I get so tired of consumption. My whole life used to revolve around earning money so that I could buy things—that’s the American, coming to be the whole world’s way. When the economy took a tank, specifically in the industry I was trying to make a living in, which was publishing, I hit a point where all of my anarchist punk ideals from my teenage years came flaring up in me. I got livid.
I got so tired of fighting, of trying to find work, of putting all of my precious time in for so little in return. For a couple years, my husband and I lived in my grandparent’s old house. It felt like squatting at times, due to the state of the house: Leaky bathroom walls, mold, cold as hell in the winter because we couldn’t afford to run the heat. But it was a little easier to live without having to throw away 1200+ for rent every month.
Of course, that lifestyle couldn’t be sustained (due to the mold), and we moved back into an apartment at some point. But I fought everything this time. I brought canvas bags with me everywhere, tried to stop driving the car as much, walked to the local produce store to get food only when we’d used up everything already.
I’ve always been fan of using what you have. For years, though, when I was married, we had enough money to buy what we wanted when we wanted it. We could eat out, we could buy more groceries when we already had groceries. Gas was less than half the price it is now, so we could drive whenever, wherever we wanted without worrying about gas. Then gas prices went up. And we moved where we had to drive our car everywhere, where there were more box stores than independent markets.
I felt like each year that went by where I had to endlessly fill up the gas tank and shop at nameless, faceless stores was killing me inside.
As a teenager, I’d always loved shopping at small local health food stores. I’d been vegan in an effort to help with our pesky factory farming addiction. Seemed at the little markets everyone knew my name and I didn’t mind throwing down my money. When I was 17, I didn’t want to get a driver’s license, because then I would stop riding my bike so much.
One side effect of my marriage ending was moving back to an urban area. I’m still blown away that I can get away with using so little gas, buying so little food, spending so little on rent by rooming with others.
It’s not just because I’m only taking care of me now, although that’s probably a big contributor, but it’s also my refusal to be wasteful anymore. I’m tired of wasting gas and food and money. I’m tired of useless nic nacs. I’m tired of conspicuous, endless consumption.
I learned a long time ago that the more I work, the more I spend. Sure, right now, I could stand to earn a couple hundred more bucks a month, but somehow, I’m surviving pretty well on the little I do make. It’s a struggle…and a lot of times I freak out when I sit and think about it too much, but all in all, I seem to be faring OK.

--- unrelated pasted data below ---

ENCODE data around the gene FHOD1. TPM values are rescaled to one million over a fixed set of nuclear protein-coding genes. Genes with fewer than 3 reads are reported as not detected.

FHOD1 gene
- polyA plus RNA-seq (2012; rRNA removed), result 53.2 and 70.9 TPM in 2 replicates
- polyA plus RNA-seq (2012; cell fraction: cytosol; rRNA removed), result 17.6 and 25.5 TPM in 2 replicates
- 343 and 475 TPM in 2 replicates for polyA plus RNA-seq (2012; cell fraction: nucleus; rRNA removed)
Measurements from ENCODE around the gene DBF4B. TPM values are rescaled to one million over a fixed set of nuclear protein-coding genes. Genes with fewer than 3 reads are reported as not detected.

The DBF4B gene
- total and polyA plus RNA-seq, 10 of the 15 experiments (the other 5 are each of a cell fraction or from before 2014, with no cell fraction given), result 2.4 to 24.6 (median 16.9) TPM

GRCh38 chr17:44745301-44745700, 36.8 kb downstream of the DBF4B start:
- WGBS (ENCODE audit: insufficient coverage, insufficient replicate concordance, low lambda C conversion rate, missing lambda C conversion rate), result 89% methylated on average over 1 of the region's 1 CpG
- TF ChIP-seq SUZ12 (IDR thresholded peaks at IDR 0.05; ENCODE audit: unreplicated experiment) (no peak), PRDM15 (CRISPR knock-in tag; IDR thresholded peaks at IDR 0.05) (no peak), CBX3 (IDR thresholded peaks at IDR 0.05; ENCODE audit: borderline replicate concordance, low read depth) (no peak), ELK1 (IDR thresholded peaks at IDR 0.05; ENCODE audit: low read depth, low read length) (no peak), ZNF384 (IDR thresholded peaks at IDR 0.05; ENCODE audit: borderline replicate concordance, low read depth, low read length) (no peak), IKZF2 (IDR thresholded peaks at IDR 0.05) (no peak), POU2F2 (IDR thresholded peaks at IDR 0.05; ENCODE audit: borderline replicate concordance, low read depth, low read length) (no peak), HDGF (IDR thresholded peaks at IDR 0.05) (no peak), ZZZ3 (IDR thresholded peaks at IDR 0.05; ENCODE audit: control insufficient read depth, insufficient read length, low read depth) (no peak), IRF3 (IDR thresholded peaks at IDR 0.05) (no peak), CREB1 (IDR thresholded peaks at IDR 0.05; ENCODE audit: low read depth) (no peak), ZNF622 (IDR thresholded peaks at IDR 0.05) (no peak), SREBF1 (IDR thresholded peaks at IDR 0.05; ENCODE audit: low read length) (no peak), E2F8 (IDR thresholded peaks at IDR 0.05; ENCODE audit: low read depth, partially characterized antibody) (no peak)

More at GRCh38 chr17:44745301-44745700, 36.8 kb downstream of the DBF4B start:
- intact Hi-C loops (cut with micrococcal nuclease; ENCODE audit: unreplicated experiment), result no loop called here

I wonder what would happen if we all started using the food we buy, commuting less, not purchasing crap we don’t need all the time but rather supporting the work of artists and small shops we admire. I feel like I’ve grown to despise how our society is set up: work, buy, consume, die. I’m tired of it. I wish there were another way, a way more connected with the earth we are part of, more connected with a community and not faceless endless production. Everything we buy or eat comes from somewhere, has some effect.
I know one person can’t change the world, but I can at least live in a way that doesn’t kill me slowly inside every day. I don’t live to shop, I live to learn and create and experience and grow. I love food just as much as anyone else. I love road trips, all that stuff, but I’m yearning for a life that’s more than just spending all of our days in buildings so we can spend weekends in buildings acquiring more stuff.
In the end, stuff doesn’t matter a fraction as much as experience and connection. So for now, I ride my bike instead of drive the car whenever I can. I try to network with peers, share food and company and resources. I cook big batches of food to eat throughout the week, buy less clothes and shop at thrift stores so I am reusing what already exists AND have less laundry to wash, find myself doing things like hiking and writing and creating music for fun instead of spending the weekend shopping for more stuff.
I want to sustain this new way of life: Work less, enjoy life more. But I feel that grind pushing in on me from all directions whenever I peer out into the world of stores around me, realizing full well that our modern world has been set up in a way that promotes consumption as an end goal in itself.
I don’t know how to get away from it completely, and I’m not knocking all our ancestors have done to promote this ability I have to enjoy my time more, I’m not knocking the benefits of convenience, it’s just the old ennui bearing down on me. There has to be a better way. I hope we can find it.